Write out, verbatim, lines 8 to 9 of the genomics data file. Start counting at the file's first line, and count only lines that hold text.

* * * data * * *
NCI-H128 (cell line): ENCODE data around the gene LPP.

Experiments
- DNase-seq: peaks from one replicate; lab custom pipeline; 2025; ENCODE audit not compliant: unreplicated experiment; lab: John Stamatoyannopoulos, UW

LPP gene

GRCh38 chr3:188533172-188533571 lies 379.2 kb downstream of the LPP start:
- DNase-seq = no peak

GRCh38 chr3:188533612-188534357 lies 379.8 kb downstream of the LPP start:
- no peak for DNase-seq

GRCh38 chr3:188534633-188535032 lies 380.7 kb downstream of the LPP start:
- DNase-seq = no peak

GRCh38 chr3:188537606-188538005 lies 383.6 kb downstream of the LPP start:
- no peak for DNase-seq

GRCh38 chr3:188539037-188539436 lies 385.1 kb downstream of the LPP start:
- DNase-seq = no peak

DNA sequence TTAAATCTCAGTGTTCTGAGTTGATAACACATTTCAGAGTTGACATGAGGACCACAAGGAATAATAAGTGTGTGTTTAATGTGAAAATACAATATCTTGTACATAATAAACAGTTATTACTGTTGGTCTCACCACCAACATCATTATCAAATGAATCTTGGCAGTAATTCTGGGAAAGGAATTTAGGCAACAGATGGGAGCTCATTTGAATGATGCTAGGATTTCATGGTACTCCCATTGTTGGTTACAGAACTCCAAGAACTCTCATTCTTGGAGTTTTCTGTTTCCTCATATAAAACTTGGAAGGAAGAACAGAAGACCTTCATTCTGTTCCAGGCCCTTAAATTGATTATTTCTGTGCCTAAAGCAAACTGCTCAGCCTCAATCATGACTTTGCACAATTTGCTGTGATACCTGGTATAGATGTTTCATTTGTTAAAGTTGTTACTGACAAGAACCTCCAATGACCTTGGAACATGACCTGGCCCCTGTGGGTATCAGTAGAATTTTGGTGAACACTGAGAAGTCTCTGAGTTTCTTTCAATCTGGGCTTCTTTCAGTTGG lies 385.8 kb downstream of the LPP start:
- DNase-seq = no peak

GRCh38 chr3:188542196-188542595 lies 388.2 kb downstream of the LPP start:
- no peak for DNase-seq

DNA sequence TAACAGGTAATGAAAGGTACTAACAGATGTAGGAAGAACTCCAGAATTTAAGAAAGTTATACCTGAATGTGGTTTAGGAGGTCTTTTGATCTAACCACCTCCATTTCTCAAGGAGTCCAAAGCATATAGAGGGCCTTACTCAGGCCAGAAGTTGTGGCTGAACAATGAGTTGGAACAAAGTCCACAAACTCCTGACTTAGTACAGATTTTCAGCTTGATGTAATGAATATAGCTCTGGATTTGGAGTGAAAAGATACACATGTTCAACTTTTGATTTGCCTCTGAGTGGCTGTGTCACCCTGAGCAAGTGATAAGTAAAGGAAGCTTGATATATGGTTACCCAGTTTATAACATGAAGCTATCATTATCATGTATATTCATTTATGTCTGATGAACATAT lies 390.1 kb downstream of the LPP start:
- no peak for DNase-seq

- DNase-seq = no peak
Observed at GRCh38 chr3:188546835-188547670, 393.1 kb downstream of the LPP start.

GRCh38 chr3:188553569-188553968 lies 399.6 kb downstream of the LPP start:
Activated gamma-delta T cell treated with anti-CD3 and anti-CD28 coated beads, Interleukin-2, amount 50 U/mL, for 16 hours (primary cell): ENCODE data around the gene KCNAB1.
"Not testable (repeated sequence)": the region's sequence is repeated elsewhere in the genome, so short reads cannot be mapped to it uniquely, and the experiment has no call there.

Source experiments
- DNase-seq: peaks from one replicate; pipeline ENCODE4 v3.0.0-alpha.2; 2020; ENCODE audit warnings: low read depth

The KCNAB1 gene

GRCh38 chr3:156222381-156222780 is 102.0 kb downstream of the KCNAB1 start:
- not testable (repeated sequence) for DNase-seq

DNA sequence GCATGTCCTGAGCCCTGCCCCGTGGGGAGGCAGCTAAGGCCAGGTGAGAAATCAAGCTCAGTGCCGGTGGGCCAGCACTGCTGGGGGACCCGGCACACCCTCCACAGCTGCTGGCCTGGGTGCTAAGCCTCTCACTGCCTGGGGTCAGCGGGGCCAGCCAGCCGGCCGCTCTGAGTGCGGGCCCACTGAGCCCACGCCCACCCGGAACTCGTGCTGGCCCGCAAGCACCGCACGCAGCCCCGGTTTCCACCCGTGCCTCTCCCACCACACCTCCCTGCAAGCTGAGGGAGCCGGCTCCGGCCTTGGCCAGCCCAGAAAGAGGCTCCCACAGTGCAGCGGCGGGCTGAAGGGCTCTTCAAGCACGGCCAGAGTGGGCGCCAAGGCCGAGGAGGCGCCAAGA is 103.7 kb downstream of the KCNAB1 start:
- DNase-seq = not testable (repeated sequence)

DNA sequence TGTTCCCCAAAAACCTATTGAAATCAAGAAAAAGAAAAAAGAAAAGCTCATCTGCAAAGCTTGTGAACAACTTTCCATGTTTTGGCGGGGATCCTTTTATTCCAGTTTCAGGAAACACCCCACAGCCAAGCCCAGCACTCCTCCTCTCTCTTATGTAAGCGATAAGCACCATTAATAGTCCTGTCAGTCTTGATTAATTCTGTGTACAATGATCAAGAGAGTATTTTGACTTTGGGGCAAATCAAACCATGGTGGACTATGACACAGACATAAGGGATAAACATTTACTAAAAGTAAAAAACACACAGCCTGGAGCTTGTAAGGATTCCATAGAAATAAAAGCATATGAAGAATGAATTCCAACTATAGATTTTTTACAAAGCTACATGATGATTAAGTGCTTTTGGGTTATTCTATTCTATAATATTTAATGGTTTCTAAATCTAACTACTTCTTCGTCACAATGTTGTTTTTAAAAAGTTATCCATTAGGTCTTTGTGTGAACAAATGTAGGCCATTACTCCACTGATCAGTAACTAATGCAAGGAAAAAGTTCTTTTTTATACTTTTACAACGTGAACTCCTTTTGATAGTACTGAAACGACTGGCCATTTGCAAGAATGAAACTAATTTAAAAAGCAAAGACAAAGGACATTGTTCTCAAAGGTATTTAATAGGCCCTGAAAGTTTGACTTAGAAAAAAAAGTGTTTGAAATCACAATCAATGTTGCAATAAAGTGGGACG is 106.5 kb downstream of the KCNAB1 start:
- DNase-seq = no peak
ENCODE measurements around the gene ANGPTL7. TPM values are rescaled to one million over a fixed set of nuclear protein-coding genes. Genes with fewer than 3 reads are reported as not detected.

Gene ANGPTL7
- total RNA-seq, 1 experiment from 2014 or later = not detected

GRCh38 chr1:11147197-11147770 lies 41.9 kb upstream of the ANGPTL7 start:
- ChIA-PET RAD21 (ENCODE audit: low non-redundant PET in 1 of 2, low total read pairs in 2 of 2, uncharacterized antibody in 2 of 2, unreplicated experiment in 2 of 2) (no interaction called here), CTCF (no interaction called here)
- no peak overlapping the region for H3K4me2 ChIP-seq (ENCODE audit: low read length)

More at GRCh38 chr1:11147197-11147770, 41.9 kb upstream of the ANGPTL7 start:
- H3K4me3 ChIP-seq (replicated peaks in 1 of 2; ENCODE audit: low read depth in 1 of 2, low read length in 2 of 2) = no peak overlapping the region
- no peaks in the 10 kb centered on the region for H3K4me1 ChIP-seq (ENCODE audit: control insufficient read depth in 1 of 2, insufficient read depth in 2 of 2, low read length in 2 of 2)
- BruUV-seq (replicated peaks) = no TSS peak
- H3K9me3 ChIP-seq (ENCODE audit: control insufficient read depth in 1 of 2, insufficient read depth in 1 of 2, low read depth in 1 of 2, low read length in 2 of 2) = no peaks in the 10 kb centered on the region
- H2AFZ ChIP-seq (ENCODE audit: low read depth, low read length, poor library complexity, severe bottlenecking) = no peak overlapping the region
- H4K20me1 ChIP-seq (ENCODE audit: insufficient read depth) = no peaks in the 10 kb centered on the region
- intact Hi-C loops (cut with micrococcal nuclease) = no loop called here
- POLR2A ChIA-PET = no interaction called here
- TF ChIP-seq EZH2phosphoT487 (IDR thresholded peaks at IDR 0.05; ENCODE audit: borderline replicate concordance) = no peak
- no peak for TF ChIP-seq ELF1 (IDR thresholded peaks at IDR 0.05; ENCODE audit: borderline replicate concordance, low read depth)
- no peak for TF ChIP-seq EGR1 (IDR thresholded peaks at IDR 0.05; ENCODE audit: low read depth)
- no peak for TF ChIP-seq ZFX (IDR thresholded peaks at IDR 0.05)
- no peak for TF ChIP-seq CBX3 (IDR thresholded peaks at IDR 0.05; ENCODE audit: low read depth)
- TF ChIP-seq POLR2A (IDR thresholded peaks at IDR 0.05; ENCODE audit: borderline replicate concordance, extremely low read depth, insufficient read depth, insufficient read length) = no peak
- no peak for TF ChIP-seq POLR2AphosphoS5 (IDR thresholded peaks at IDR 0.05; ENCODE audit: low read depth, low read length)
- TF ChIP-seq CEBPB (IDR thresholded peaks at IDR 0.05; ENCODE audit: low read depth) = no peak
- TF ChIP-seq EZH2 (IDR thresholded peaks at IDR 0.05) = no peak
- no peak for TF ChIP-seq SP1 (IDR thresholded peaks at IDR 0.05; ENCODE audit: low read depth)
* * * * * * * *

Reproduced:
- no peak for DNase-seq

GRCh38 chr3:188534633-188535032 lies 380.7 kb downstream of the LPP start: